With the Ulster Bank calculating that €836 is spent on the average First Communion day, Simon Bourke wonders where we should draw the line on such conspicuous consumption.
THEY all tried it.
Whether through a misplaced duty to the Almighty or a hapless attempt to impress the neighbours, they sent us out the door on a Sunday morning and told us not to come back until we’d heard the gospel according to either Matthew, Mark, Luke or John.
It mattered not that they hadn’t set foot inside a church since your Uncle Donal’s wedding four years previous, you were to be a church-going child and that was that.
Obviously it didn’t last.
A few Saturday nights on the cider put paid to their plans. As they snored their way towards midday, you lay motionless in your bed, afraid to rise lest they stir. When they did emerge, all groggy and grumpy, you played dumb, “Mass? Oh, is that today?” And that was the end of it. Your Sunday mornings were, once more, your own.
You would be a pagan, just like everyone else in the family.
But they would eventually get their day in the sun – or rather, you would.
On this day, there would be no corralling stubborn children out the door, no huffing and hawing as you declared yourself a Protestant, a Jew or whatever faith didn’t involve Sunday mornings spent inside a church.
No, on this day, you would be a willing participant; after all, what was a few hours in thrall to God when there was money to be made? You’d have sat inside that church, wearing those clothes, for days on end if the rewards were all they said they were.
Oh yes, you played along with the narrative, tried to look as holy as possible whenever someone likely to give you money asked whether you were looking forward to receiving the sacrament, but it was all a sham.
It was about the money, and the money alone, about making as much of it as possible and then disappearing from the Lord’s grasp until your Confirmation a few years later.
I can’t remember how much I ‘made’ for my First Holy Communion, all I know is that it was in punts and barely exceeded three figures. But, by the standards of the day, that was probably a decent haul.
Today? I’d be laughed at, made the pariah of the playground, told not to return until I’d found an extended family capable of understanding the magnitude of the occasion. €800, that’s more like it, that’s the kind of figure which affords a seven-year old a bit of credibility.
And that’s how much money 22 per cent of Irish children got for making their First Holy Communion in 2016.
Not for them enough money to buy a few sweets, a bike, or a Barcelona jersey with Messi on the back. No, their ascension to God’s kingdom was marked with enough cash to lay down a deposit on one of the few remaining rental properties on daft.ie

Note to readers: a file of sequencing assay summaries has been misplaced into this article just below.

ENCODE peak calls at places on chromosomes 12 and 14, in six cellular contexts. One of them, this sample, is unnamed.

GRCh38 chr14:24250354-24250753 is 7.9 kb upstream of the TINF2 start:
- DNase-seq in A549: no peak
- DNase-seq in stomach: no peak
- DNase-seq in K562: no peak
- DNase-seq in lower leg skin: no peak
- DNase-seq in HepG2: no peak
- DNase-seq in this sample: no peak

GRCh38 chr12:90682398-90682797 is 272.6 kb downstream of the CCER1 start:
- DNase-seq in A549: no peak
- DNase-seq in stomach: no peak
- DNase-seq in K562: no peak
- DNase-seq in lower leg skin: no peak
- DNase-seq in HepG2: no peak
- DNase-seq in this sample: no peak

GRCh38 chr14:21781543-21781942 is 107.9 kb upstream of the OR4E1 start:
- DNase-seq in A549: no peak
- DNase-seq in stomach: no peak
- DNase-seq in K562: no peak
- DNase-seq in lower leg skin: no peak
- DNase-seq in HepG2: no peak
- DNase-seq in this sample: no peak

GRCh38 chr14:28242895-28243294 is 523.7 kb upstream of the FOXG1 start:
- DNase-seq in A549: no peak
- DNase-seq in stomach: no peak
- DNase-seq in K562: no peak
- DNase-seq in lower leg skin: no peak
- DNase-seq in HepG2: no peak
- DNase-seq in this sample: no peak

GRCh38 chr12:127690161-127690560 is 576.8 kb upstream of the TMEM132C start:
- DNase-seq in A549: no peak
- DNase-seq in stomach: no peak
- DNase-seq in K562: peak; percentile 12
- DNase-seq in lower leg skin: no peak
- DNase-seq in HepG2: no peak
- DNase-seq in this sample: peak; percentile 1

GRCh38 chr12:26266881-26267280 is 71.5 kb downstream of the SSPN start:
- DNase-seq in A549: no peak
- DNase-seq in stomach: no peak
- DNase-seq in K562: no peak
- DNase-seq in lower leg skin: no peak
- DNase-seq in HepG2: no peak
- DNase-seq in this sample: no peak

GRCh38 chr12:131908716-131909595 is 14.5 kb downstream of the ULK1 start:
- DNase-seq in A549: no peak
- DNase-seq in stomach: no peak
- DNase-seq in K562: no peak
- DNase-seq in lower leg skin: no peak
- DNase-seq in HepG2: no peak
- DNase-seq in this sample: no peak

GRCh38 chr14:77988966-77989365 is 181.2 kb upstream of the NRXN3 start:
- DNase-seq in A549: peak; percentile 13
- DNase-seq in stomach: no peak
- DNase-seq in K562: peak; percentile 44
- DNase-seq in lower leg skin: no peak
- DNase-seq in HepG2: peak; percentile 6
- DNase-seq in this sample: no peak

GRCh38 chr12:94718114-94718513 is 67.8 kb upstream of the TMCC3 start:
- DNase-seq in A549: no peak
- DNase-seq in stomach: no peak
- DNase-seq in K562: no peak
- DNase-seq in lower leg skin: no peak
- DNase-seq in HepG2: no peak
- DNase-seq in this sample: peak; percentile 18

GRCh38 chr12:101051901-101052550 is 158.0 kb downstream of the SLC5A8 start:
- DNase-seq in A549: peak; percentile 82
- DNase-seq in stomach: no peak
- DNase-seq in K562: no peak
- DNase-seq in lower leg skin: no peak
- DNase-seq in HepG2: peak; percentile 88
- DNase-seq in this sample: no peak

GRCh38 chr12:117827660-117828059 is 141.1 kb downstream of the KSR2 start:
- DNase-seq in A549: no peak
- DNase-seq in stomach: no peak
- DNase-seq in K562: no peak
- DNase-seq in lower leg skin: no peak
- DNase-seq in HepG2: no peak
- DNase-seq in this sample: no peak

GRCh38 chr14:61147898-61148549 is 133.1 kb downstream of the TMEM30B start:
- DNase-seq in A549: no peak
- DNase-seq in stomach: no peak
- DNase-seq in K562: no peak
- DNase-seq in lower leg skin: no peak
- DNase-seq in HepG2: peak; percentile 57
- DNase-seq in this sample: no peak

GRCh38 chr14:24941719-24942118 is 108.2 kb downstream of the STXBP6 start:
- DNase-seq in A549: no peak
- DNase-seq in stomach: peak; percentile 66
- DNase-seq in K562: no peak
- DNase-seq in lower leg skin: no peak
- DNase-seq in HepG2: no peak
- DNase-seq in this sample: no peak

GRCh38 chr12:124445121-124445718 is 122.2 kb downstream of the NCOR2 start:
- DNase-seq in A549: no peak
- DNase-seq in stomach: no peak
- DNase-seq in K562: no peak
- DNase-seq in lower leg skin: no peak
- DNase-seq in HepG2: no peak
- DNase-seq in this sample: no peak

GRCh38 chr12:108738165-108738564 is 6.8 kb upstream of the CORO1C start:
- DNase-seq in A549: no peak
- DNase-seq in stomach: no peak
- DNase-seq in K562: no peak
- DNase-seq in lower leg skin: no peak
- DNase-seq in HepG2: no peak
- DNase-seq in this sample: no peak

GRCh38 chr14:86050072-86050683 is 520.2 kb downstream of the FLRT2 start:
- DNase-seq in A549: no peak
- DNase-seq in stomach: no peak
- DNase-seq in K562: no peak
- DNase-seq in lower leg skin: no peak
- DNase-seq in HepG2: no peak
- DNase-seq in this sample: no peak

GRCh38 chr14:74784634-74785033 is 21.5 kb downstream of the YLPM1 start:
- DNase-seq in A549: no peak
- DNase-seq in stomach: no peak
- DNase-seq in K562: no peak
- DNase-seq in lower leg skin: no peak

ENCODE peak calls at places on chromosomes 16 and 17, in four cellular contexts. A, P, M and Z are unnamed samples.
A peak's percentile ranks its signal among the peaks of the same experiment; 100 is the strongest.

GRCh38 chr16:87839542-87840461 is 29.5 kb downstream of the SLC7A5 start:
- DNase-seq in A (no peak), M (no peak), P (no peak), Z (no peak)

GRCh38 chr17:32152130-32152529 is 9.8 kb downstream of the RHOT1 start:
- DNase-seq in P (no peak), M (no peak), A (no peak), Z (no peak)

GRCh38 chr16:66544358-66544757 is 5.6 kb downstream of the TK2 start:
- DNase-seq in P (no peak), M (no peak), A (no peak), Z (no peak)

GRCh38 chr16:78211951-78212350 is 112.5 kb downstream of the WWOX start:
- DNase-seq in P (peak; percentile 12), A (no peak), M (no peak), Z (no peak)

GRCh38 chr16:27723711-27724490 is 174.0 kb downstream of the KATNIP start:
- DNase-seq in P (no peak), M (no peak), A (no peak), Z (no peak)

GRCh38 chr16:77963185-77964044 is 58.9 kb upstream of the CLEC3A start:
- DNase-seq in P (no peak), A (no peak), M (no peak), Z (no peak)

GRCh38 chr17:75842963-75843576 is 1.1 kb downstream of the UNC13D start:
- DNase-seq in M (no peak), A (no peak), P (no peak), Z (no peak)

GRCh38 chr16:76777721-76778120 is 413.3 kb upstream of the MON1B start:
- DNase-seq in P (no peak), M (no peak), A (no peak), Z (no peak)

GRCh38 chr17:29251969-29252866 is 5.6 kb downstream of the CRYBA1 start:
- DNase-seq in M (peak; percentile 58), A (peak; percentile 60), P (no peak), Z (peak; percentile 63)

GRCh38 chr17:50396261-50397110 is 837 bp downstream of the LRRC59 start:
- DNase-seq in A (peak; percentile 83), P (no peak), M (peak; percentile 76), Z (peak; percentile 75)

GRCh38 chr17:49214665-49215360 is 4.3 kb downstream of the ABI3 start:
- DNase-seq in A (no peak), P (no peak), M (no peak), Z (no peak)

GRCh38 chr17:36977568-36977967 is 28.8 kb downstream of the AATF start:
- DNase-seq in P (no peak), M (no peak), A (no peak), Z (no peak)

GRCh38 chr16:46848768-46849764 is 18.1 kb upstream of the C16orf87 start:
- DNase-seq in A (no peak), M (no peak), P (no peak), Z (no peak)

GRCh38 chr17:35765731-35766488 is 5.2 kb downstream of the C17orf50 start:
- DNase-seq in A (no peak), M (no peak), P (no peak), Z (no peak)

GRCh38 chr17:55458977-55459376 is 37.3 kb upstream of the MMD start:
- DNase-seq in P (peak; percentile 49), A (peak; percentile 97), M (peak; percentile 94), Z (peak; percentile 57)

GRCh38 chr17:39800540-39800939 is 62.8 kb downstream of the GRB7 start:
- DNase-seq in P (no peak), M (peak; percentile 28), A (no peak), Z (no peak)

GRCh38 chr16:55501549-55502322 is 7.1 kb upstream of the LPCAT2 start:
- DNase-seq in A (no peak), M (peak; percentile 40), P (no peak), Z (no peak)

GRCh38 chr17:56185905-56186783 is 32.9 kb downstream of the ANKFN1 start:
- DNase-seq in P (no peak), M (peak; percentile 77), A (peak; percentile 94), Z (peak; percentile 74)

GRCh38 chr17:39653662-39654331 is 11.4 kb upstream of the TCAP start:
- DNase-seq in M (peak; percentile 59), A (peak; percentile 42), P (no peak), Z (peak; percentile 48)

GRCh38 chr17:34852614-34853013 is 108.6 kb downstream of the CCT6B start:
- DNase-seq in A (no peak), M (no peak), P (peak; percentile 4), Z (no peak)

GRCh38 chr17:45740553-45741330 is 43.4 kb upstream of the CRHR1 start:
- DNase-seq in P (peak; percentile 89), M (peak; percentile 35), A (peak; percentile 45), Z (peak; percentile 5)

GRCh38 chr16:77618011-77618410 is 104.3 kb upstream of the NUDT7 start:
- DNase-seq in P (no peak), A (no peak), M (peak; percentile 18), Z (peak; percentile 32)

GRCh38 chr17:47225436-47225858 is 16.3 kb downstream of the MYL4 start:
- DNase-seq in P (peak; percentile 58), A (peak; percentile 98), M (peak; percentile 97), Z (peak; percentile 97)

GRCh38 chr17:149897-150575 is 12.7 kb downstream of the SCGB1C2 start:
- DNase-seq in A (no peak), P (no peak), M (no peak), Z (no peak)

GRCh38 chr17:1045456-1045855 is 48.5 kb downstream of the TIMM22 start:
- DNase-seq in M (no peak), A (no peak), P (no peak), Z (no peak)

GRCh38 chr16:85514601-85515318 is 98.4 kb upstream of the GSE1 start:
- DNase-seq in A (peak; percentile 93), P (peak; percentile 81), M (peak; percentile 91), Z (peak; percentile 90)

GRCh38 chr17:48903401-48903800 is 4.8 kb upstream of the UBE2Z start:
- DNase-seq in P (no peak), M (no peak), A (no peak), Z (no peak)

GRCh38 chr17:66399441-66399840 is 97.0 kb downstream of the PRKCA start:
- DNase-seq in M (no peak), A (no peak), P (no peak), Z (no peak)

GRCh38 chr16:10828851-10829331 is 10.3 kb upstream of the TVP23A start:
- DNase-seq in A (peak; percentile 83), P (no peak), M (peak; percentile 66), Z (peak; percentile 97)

On average, Irish children received €546 for their big day in 2016, not quite enough to secure that bedsit in Dublin City centre but still enough for a new flat-screen TV to watch the Euros on.
But the spending didn’t stop there.
Kindly relatives and family friends may be shocked to learn that €20, stuffed inside a hastily-bought card, no longer suffices, but spare a thought for the parents. €836 per child. That’s how much it costs to send your little one up for a bit of wafer nowadays.
Where does it all go?
Well, there’s the clothes obviously. The going rate for a little white frock or a tiny grey suit nowadays? €176 apparently. And it’s not just the holy child who has to look their best, there’s the rest of the family to consider too. €212 should ensure that Mammy, Daddy and any siblings coming along for the ride, get some new threads for the day that’s in it.
Everyone looking their best? Yes? Right, let’s focus on the party, the meal, the food, because that wafer, regardless of its otherworldy powers, isn’t going to fill anyone.
€370 was spent on food and drink by the parents of all of those lovely little angels in 2016.
Whether this was used to treat the family to a three-course meal at the local carvery or squandered on cocktail sausages and chicken goujons is unclear, but, given the figures quoted elsewhere, it should be considered a relatively reasonable expenditure.
Less reasonable is the €149 spent on children’s entertainment.
Entertainment? They’re just after getting €800, what more entertainment do they want?! Although given that a third of them aren’t allowed to spend any of their earnings, they do deserve at least a smidgen of our sympathy.
Amidst all this spending, the irony is that, as a nation, we are as far removed from the Catholic church than we have ever been.
The gap that developed in the wake of numerous sex scandals has become a chasm. Trust is at an all-time low, priests, once pillars of the community, are now remote figures, cast to the margins, forgotten and irrelevant. Yet, despite this widespread apathy to all things religious, we partake in its traditions more fervently than ever. We are one of the world’s biggest spenders during the Christmas festivities, Irish weddings rival royal unions for extravagance.
And, try as we may, we can’t blame the children.
We’ll say it’s for their benefit, argue that a Communion without a bouncy castle is no Communion at all, but the reality is that it is we, the adults, the parents, who are responsible for these theatres of vulgarity.
As Irish people, it’s in our DNA to enjoy a party, a session, a good oul’ knees-up. They brighten the mood, give us something to look forward. But if the last few years have taught us anything, if all that austerity, insolvency and frugality has left us with one salient message, it is that a line has to be drawn somewhere, for all our sake’s.